PARIS — Satellite fleet operator W3B spacecraft lost Oct. 28 in a still-unexplained propulsion leak.on Dec. 3 announced it has ordered a satellite to replace the
The new satellite, called W3D, will be built by the same contracting team, led byof France and Italy, which built the W3B. Paris-based Eutelsat said W3D will be built in 24 months, making it ready for service in early 2013. A launch-vehicle selection was not announced.
W3D, carrying 53 Ku-band and three Ka-band transponders, will be co-positioned with Eutelsat’s W3A satellite to boost capacity at 7 degrees east, a slot Eutelsat is counting on for future growth.
In a Dec. 3 statement, Eutelsat Chief Executive Michel de Rosen said the company’s W3C spacecraft, also built by Thales Alenia Space, is still scheduled for launch by mid-2011. That satellite, to be placed at Eutelsat’s 16 degrees east position, is to be launched by a Chinese Long March rocket.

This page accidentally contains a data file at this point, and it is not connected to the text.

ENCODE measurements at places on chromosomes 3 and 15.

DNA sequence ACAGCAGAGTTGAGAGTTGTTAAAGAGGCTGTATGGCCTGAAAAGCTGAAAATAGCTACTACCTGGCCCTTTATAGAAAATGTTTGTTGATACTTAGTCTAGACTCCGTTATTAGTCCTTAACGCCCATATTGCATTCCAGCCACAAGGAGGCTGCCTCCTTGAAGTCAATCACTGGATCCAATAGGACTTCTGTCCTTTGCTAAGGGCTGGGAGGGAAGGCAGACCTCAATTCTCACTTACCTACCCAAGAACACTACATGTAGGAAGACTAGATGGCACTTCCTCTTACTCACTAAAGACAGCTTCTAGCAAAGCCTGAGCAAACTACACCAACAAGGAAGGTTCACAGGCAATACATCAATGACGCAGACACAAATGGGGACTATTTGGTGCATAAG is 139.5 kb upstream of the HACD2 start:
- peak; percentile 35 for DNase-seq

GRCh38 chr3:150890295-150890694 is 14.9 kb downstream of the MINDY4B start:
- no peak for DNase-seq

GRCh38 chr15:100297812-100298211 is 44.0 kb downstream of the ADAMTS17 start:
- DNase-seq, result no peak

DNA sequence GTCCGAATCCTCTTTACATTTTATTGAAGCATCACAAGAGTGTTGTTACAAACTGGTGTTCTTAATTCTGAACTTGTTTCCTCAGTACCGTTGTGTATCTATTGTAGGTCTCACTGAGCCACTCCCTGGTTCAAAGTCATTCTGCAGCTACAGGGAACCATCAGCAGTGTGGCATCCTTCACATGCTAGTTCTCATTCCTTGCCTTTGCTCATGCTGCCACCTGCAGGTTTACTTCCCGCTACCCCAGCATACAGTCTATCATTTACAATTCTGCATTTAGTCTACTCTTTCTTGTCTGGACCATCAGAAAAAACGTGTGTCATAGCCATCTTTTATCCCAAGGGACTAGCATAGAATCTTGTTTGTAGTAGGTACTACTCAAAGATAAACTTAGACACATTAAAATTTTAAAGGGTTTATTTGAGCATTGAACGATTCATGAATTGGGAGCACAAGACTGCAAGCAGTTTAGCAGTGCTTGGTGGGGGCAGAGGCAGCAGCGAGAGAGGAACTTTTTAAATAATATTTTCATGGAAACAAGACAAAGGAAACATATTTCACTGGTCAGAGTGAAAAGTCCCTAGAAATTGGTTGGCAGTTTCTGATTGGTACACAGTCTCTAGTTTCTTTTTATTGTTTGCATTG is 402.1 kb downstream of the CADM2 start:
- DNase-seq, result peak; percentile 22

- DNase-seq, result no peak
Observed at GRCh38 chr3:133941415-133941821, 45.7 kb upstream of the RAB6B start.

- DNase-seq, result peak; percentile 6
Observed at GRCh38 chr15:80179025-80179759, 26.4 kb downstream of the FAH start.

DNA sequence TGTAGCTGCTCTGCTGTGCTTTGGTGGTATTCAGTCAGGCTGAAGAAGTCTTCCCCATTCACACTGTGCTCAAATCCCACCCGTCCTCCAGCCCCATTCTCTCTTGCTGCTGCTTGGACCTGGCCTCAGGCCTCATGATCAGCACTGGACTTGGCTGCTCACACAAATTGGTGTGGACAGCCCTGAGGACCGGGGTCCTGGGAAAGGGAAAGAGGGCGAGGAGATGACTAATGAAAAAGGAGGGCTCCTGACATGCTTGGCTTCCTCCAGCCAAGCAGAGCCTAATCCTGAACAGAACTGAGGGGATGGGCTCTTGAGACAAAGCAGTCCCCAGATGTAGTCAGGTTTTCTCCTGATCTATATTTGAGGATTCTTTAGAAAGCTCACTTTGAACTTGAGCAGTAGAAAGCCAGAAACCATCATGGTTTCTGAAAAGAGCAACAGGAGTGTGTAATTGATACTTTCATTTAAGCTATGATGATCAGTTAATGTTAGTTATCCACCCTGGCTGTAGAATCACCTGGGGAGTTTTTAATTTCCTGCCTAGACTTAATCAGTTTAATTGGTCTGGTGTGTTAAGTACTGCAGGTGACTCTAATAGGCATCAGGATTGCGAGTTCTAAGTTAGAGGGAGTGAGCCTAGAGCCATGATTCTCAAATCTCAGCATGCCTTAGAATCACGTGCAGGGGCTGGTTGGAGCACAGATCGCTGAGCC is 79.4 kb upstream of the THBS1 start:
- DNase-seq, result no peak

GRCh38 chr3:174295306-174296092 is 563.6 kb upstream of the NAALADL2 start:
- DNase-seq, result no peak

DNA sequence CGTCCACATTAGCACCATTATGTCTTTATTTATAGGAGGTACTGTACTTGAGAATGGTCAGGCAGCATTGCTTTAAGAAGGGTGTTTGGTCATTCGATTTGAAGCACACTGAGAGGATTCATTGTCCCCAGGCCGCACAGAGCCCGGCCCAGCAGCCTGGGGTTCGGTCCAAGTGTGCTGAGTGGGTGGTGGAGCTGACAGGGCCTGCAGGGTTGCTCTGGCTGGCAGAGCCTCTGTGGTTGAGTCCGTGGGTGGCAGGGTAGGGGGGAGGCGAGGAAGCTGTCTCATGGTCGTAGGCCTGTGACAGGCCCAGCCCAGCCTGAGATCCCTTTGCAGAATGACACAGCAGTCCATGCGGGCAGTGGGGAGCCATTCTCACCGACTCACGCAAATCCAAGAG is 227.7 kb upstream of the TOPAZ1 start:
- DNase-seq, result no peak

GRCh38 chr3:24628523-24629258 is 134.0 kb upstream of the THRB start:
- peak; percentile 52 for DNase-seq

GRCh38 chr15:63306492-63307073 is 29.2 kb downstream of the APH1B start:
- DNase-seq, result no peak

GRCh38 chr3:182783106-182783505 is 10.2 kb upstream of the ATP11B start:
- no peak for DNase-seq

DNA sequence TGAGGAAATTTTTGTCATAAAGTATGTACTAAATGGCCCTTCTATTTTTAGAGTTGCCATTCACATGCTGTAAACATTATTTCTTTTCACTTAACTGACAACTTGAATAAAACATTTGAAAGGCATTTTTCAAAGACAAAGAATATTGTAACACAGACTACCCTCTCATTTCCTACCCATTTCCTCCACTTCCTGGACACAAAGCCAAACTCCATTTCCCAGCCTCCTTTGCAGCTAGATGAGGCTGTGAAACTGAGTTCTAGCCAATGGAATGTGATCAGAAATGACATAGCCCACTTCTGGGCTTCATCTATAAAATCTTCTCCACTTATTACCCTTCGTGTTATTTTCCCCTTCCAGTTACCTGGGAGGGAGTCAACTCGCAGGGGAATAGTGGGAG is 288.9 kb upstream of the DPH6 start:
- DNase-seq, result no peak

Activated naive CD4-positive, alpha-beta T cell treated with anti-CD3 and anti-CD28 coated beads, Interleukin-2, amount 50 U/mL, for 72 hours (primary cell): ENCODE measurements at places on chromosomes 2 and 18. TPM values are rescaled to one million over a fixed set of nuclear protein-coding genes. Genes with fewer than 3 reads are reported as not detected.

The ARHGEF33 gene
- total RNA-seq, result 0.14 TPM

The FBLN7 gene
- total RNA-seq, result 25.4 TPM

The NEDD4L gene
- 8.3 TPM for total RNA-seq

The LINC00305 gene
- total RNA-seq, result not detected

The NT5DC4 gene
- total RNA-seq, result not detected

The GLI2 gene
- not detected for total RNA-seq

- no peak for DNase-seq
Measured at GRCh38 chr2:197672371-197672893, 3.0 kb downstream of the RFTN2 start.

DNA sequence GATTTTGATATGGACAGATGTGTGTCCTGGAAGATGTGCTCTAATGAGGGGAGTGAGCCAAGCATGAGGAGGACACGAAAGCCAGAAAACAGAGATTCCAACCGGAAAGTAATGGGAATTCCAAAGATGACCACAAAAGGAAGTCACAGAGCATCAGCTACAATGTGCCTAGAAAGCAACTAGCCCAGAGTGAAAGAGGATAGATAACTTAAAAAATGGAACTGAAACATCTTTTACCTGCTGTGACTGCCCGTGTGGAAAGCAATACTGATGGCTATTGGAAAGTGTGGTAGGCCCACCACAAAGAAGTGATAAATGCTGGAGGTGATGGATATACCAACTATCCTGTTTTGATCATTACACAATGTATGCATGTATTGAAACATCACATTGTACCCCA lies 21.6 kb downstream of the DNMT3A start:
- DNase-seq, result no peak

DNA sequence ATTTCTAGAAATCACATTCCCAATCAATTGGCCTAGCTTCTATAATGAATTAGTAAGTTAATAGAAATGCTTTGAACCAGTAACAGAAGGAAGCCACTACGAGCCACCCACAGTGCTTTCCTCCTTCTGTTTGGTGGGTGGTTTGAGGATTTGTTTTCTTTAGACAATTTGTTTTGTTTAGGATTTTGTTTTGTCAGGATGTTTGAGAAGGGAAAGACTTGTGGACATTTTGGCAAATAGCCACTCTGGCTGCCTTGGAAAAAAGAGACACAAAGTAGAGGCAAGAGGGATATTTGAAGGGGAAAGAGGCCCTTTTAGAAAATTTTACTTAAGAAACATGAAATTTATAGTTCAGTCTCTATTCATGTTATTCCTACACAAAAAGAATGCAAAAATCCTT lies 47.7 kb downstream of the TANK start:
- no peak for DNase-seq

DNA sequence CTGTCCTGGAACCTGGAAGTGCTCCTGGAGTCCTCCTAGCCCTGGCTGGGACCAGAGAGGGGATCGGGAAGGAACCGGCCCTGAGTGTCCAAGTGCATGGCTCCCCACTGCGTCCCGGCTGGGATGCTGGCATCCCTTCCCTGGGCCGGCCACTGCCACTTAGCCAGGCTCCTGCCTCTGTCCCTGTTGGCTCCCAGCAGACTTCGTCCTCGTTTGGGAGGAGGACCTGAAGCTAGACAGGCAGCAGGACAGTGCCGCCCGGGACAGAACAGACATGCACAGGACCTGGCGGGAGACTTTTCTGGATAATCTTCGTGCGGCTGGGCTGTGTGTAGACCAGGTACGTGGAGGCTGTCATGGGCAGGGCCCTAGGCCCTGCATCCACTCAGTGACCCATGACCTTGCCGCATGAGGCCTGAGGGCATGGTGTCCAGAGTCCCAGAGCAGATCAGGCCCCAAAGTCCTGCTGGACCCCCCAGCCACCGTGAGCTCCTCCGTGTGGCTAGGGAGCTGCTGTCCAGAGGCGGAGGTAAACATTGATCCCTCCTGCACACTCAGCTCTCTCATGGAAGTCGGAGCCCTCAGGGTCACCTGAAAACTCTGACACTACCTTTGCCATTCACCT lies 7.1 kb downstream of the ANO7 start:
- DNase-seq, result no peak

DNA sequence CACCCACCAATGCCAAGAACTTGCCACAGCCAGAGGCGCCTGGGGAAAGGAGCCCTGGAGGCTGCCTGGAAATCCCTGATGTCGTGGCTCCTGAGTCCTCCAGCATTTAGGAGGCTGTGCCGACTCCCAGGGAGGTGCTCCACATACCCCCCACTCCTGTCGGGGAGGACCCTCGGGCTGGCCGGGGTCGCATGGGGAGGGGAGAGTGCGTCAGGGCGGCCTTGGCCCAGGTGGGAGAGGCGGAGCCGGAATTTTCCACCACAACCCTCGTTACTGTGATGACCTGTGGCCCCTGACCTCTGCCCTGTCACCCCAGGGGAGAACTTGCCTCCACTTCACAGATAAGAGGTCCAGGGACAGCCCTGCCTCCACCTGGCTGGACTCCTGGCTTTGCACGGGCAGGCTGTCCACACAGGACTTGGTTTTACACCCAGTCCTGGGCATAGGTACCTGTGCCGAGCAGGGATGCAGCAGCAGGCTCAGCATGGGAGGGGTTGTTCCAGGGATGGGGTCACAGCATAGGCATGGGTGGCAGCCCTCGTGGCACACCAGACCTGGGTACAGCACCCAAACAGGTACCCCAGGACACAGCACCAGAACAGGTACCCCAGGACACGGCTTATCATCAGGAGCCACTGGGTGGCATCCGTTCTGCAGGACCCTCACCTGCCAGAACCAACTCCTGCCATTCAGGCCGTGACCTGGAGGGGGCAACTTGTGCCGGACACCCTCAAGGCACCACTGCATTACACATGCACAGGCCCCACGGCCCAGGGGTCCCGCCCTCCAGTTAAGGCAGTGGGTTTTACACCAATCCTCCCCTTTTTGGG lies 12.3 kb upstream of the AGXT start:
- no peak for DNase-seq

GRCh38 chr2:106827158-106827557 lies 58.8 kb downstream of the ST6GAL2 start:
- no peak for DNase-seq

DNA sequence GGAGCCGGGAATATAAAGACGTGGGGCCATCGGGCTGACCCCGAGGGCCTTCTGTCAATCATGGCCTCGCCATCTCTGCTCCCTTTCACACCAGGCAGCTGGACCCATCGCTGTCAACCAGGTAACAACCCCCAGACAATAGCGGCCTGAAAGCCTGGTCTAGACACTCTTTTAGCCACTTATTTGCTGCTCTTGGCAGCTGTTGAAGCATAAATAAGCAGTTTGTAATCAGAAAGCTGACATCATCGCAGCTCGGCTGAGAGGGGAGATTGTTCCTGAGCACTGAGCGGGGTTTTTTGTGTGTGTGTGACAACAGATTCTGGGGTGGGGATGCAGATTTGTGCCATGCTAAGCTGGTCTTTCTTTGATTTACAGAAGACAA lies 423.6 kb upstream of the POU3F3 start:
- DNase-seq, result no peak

A Long March vehicle was originally intended to launch W3B before it was switched to Europe’s Ariane 5 ECA rocket because of a lack of spare non-American components. To be eligible for export to China, a satellite must have no U.S. components covered by a list of hardware on the U.S. International Traffic in Arms Regulations (ITAR), which is enforced by the U.S. State Department.
One insurance official involved in the review of the W3B failure said that no matter what the final cause is determined to be, Eutelsat will receive a full insurance payment of some 245 million euros ($331 million). What does need to be determined among the many underwriters that subscribed to the coverage is how to apportion the payment among insurers who signed on only for the launcher portion of the insurance, and those who signed on only for the satellite.
As of Dec. 3, the board of inquiry investigating the loss of W3B has not delivered its conclusions.